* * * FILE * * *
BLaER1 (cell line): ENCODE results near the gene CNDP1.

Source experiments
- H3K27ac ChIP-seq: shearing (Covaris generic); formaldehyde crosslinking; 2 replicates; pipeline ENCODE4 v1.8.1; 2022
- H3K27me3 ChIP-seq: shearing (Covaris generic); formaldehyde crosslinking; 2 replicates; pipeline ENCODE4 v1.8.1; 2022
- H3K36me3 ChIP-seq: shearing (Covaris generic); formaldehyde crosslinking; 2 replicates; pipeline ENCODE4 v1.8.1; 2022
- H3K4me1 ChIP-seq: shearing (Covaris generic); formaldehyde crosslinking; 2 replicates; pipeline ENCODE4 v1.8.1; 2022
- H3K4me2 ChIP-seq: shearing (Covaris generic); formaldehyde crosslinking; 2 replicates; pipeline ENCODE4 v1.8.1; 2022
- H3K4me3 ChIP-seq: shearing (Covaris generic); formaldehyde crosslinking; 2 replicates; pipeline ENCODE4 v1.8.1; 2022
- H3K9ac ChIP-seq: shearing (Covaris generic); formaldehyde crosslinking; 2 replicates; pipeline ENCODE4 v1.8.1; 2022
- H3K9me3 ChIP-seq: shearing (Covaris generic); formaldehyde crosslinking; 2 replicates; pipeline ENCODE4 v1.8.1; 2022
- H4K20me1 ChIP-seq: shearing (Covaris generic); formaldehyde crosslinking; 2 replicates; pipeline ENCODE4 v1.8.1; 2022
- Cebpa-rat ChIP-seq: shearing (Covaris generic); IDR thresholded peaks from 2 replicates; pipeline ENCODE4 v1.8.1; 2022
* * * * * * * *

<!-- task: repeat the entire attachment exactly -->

BLaER1 (cell line): ENCODE results near the gene CNDP1.

Source experiments
- H3K27ac ChIP-seq: shearing (Covaris generic); formaldehyde crosslinking; 2 replicates; pipeline ENCODE4 v1.8.1; 2022
- H3K27me3 ChIP-seq: shearing (Covaris generic); formaldehyde crosslinking; 2 replicates; pipeline ENCODE4 v1.8.1; 2022
- H3K36me3 ChIP-seq: shearing (Covaris generic); formaldehyde crosslinking; 2 replicates; pipeline ENCODE4 v1.8.1; 2022
- H3K4me1 ChIP-seq: shearing (Covaris generic); formaldehyde crosslinking; 2 replicates; pipeline ENCODE4 v1.8.1; 2022
- H3K4me2 ChIP-seq: shearing (Covaris generic); formaldehyde crosslinking; 2 replicates; pipeline ENCODE4 v1.8.1; 2022
- H3K4me3 ChIP-seq: shearing (Covaris generic); formaldehyde crosslinking; 2 replicates; pipeline ENCODE4 v1.8.1; 2022
- H3K9ac ChIP-seq: shearing (Covaris generic); formaldehyde crosslinking; 2 replicates; pipeline ENCODE4 v1.8.1; 2022
- H3K9me3 ChIP-seq: shearing (Covaris generic); formaldehyde crosslinking; 2 replicates; pipeline ENCODE4 v1.8.1; 2022
- H4K20me1 ChIP-seq: shearing (Covaris generic); formaldehyde crosslinking; 2 replicates; pipeline ENCODE4 v1.8.1; 2022
- Cebpa-rat ChIP-seq: shearing (Covaris generic); IDR thresholded peaks from 2 replicates; pipeline ENCODE4 v1.8.1; 2022